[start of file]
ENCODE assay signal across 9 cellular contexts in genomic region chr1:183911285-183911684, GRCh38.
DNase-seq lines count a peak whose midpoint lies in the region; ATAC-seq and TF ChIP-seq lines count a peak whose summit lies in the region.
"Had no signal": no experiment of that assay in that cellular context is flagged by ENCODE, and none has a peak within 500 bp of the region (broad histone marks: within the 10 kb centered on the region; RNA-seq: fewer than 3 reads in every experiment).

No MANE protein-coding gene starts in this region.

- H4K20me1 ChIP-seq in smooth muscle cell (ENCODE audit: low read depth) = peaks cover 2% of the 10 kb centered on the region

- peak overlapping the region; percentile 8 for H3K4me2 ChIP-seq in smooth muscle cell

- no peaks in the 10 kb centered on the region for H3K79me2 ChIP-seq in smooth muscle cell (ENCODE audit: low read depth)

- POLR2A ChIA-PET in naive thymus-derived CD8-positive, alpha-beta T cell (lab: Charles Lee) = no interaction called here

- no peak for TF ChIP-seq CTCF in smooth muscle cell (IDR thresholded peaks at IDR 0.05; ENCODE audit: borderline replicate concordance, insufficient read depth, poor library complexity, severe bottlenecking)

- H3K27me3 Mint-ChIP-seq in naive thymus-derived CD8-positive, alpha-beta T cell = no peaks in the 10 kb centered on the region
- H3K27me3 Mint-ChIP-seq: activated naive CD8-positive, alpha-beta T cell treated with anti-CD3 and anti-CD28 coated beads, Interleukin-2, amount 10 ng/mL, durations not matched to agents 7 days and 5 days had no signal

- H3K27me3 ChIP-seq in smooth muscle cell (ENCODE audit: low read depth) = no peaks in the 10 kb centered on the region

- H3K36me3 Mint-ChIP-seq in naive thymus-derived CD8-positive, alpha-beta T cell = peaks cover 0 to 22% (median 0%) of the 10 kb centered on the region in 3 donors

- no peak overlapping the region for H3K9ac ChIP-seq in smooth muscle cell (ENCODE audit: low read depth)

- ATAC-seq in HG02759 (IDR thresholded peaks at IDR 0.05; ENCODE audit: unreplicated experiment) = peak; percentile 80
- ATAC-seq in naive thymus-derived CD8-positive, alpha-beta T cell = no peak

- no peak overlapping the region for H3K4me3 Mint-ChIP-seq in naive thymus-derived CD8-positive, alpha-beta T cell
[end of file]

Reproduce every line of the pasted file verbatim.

ENCODE assay signal across 9 cellular contexts in genomic region chr1:183911285-183911684, GRCh38.
DNase-seq lines count a peak whose midpoint lies in the region; ATAC-seq and TF ChIP-seq lines count a peak whose summit lies in the region.
"Had no signal": no experiment of that assay in that cellular context is flagged by ENCODE, and none has a peak within 500 bp of the region (broad histone marks: within the 10 kb centered on the region; RNA-seq: fewer than 3 reads in every experiment).

No MANE protein-coding gene starts in this region.

- H4K20me1 ChIP-seq in smooth muscle cell (ENCODE audit: low read depth) = peaks cover 2% of the 10 kb centered on the region

- peak overlapping the region; percentile 8 for H3K4me2 ChIP-seq in smooth muscle cell

- no peaks in the 10 kb centered on the region for H3K79me2 ChIP-seq in smooth muscle cell (ENCODE audit: low read depth)

- POLR2A ChIA-PET in naive thymus-derived CD8-positive, alpha-beta T cell (lab: Charles Lee) = no interaction called here

- no peak for TF ChIP-seq CTCF in smooth muscle cell (IDR thresholded peaks at IDR 0.05; ENCODE audit: borderline replicate concordance, insufficient read depth, poor library complexity, severe bottlenecking)

- H3K27me3 Mint-ChIP-seq in naive thymus-derived CD8-positive, alpha-beta T cell = no peaks in the 10 kb centered on the region
- H3K27me3 Mint-ChIP-seq: activated naive CD8-positive, alpha-beta T cell treated with anti-CD3 and anti-CD28 coated beads, Interleukin-2, amount 10 ng/mL, durations not matched to agents 7 days and 5 days had no signal

- H3K27me3 ChIP-seq in smooth muscle cell (ENCODE audit: low read depth) = no peaks in the 10 kb centered on the region

- H3K36me3 Mint-ChIP-seq in naive thymus-derived CD8-positive, alpha-beta T cell = peaks cover 0 to 22% (median 0%) of the 10 kb centered on the region in 3 donors

- no peak overlapping the region for H3K9ac ChIP-seq in smooth muscle cell (ENCODE audit: low read depth)

- ATAC-seq in HG02759 (IDR thresholded peaks at IDR 0.05; ENCODE audit: unreplicated experiment) = peak; percentile 80
- ATAC-seq in naive thymus-derived CD8-positive, alpha-beta T cell = no peak

- no peak overlapping the region for H3K4me3 Mint-ChIP-seq in naive thymus-derived CD8-positive, alpha-beta T cell